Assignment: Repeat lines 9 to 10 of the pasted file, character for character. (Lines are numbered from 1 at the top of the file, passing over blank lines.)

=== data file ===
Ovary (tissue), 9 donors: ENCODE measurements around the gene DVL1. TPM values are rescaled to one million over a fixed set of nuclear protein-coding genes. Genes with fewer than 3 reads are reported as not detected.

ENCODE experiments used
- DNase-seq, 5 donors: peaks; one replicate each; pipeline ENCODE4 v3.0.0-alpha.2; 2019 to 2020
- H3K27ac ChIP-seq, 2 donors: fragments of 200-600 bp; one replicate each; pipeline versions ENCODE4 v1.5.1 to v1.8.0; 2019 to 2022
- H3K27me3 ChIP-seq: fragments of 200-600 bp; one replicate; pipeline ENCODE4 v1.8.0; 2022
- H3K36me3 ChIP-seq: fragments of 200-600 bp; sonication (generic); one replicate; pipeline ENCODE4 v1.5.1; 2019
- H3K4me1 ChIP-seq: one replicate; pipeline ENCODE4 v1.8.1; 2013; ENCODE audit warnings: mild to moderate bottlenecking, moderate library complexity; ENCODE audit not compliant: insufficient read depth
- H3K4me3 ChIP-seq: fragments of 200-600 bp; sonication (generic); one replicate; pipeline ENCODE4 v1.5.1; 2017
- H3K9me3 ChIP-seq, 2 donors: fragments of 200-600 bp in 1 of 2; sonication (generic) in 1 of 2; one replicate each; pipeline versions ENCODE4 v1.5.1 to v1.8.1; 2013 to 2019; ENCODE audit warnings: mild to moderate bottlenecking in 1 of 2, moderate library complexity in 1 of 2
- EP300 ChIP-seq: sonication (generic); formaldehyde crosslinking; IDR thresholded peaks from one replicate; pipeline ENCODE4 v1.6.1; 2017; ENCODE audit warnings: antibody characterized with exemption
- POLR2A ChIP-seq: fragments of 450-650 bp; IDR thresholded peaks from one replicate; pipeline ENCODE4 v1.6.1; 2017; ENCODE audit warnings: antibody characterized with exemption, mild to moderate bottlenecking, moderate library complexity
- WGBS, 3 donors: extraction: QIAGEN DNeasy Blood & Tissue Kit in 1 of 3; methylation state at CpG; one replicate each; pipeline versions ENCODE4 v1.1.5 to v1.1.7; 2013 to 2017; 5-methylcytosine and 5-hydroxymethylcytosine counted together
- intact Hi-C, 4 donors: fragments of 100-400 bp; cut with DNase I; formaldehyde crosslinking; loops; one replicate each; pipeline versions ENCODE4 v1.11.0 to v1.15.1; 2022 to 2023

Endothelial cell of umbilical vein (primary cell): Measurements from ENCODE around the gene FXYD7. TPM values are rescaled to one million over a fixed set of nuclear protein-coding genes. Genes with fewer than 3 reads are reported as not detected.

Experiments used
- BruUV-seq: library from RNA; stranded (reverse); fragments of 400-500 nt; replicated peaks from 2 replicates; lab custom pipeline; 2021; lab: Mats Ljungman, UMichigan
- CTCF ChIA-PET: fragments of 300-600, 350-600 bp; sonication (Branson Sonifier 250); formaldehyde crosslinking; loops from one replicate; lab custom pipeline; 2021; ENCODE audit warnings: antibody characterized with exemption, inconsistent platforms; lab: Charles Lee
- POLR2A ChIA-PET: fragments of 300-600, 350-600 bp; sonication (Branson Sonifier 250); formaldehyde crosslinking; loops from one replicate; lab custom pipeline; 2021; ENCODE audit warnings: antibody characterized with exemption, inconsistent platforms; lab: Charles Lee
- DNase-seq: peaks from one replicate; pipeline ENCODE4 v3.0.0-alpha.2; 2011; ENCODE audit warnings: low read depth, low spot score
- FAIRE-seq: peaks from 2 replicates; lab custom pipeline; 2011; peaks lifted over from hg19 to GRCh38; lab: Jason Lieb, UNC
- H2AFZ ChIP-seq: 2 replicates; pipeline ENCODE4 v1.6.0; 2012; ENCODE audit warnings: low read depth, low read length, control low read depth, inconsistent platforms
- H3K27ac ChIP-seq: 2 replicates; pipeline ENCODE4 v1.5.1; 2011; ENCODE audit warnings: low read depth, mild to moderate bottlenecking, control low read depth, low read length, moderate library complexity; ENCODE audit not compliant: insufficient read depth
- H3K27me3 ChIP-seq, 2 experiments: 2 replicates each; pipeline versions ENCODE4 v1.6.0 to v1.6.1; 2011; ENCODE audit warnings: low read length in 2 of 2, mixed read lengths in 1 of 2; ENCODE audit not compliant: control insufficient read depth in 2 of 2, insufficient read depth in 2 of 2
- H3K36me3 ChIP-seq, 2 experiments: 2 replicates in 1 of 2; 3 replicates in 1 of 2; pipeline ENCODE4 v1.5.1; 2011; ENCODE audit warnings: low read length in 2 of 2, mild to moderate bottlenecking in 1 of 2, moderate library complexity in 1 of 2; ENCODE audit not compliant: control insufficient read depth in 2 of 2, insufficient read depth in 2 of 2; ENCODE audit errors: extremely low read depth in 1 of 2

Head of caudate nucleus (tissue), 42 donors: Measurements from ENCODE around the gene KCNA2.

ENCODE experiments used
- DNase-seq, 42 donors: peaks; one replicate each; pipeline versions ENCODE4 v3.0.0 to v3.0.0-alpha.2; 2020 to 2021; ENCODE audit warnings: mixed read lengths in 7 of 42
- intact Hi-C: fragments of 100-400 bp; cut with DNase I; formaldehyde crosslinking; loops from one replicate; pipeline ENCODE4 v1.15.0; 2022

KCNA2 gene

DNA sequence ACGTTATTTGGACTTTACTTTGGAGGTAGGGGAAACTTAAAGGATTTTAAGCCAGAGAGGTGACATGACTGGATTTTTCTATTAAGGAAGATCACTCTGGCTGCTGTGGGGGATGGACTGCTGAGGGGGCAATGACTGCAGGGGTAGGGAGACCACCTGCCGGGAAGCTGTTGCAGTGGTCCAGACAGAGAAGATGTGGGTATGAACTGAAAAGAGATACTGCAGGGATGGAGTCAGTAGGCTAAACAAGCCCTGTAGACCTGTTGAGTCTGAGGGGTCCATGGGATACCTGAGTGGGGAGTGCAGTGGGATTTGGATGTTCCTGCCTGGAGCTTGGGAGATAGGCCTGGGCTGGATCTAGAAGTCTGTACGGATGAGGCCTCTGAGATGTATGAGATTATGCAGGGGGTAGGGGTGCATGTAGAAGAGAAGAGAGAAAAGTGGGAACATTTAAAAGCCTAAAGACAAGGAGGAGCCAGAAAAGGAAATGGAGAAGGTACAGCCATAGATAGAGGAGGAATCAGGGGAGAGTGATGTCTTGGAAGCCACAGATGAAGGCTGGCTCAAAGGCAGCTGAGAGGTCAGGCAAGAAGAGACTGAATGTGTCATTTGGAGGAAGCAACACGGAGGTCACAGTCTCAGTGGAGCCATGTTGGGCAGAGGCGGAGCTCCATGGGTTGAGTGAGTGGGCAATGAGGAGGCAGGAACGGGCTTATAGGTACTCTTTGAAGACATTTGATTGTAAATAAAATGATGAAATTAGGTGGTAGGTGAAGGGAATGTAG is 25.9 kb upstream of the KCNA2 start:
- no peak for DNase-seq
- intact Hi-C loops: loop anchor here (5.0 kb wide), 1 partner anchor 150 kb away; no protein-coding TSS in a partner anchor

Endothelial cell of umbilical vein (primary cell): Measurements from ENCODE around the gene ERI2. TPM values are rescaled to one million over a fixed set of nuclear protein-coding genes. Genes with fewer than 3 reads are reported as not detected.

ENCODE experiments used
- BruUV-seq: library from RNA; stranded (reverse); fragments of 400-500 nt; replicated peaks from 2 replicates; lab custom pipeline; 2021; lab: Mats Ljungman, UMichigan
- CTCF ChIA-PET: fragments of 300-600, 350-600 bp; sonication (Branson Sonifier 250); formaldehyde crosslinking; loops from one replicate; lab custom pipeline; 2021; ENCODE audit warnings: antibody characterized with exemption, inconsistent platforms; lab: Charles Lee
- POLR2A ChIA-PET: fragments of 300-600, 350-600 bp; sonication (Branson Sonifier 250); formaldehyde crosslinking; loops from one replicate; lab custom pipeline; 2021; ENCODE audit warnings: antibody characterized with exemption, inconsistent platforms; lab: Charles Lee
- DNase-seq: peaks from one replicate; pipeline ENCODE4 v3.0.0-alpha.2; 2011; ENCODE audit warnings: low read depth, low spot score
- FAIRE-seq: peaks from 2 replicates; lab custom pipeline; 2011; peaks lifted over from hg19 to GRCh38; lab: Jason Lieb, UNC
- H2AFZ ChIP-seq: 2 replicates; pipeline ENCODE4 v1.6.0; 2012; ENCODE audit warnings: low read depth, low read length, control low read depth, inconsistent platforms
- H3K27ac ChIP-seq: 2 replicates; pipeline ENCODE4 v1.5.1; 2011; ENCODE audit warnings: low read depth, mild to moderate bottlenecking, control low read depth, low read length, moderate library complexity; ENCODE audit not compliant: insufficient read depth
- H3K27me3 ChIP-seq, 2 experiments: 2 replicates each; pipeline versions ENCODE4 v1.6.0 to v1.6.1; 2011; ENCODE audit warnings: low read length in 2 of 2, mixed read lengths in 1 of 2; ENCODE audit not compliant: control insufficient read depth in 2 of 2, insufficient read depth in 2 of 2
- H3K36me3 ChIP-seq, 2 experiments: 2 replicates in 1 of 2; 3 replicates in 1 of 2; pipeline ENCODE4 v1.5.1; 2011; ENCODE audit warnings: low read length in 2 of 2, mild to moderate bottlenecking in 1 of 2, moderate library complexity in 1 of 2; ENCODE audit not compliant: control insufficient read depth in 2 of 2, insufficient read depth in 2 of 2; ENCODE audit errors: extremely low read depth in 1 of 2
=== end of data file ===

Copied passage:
- H3K9me3 ChIP-seq, 2 donors: fragments of 200-600 bp in 1 of 2; sonication (generic) in 1 of 2; one replicate each; pipeline versions ENCODE4 v1.5.1 to v1.8.1; 2013 to 2019; ENCODE audit warnings: mild to moderate bottlenecking in 1 of 2, moderate library complexity in 1 of 2
- EP300 ChIP-seq: sonication (generic); formaldehyde crosslinking; IDR thresholded peaks from one replicate; pipeline ENCODE4 v1.6.1; 2017; ENCODE audit warnings: antibody characterized with exemption